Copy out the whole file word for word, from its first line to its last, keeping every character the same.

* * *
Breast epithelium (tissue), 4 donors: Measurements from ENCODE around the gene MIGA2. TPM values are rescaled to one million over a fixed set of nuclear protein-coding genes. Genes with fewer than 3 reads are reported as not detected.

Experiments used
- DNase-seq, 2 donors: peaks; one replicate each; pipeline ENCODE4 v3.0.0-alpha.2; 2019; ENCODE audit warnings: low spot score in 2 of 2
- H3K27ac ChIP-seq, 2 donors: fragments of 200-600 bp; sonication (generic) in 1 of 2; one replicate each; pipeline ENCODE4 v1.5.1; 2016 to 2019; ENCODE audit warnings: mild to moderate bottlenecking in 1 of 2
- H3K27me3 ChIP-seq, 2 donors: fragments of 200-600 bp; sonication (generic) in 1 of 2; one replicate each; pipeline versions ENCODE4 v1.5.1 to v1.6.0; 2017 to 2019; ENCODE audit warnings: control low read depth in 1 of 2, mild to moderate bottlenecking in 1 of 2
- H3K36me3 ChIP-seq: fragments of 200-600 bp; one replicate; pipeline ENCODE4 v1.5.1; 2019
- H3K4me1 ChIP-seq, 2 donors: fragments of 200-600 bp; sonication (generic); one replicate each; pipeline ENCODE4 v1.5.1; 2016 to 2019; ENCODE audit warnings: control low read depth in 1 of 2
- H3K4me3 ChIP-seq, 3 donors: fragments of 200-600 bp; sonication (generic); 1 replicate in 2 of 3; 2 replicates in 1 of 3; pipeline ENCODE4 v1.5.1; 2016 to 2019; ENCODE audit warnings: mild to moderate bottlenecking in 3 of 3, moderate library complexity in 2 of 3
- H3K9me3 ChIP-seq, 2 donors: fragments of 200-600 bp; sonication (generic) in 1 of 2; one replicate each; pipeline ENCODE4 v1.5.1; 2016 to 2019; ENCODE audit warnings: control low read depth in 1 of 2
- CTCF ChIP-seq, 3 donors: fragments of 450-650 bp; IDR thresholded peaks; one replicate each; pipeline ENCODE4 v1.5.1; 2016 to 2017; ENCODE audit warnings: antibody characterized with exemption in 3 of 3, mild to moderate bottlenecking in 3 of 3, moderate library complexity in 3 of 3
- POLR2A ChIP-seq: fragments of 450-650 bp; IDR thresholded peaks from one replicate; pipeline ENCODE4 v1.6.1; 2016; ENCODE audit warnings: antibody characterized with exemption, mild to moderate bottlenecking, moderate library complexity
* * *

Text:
Breast epithelium (tissue), 4 donors: Measurements from ENCODE around the gene MIGA2. TPM values are rescaled to one million over a fixed set of nuclear protein-coding genes. Genes with fewer than 3 reads are reported as not detected.

Experiments used
- DNase-seq, 2 donors: peaks; one replicate each; pipeline ENCODE4 v3.0.0-alpha.2; 2019; ENCODE audit warnings: low spot score in 2 of 2
- H3K27ac ChIP-seq, 2 donors: fragments of 200-600 bp; sonication (generic) in 1 of 2; one replicate each; pipeline ENCODE4 v1.5.1; 2016 to 2019; ENCODE audit warnings: mild to moderate bottlenecking in 1 of 2
- H3K27me3 ChIP-seq, 2 donors: fragments of 200-600 bp; sonication (generic) in 1 of 2; one replicate each; pipeline versions ENCODE4 v1.5.1 to v1.6.0; 2017 to 2019; ENCODE audit warnings: control low read depth in 1 of 2, mild to moderate bottlenecking in 1 of 2
- H3K36me3 ChIP-seq: fragments of 200-600 bp; one replicate; pipeline ENCODE4 v1.5.1; 2019
- H3K4me1 ChIP-seq, 2 donors: fragments of 200-600 bp; sonication (generic); one replicate each; pipeline ENCODE4 v1.5.1; 2016 to 2019; ENCODE audit warnings: control low read depth in 1 of 2
- H3K4me3 ChIP-seq, 3 donors: fragments of 200-600 bp; sonication (generic); 1 replicate in 2 of 3; 2 replicates in 1 of 3; pipeline ENCODE4 v1.5.1; 2016 to 2019; ENCODE audit warnings: mild to moderate bottlenecking in 3 of 3, moderate library complexity in 2 of 3
- H3K9me3 ChIP-seq, 2 donors: fragments of 200-600 bp; sonication (generic) in 1 of 2; one replicate each; pipeline ENCODE4 v1.5.1; 2016 to 2019; ENCODE audit warnings: control low read depth in 1 of 2
- CTCF ChIP-seq, 3 donors: fragments of 450-650 bp; IDR thresholded peaks; one replicate each; pipeline ENCODE4 v1.5.1; 2016 to 2017; ENCODE audit warnings: antibody characterized with exemption in 3 of 3, mild to moderate bottlenecking in 3 of 3, moderate library complexity in 3 of 3
- POLR2A ChIP-seq: fragments of 450-650 bp; IDR thresholded peaks from one replicate; pipeline ENCODE4 v1.6.1; 2016; ENCODE audit warnings: antibody characterized with exemption, mild to moderate bottlenecking, moderate library complexity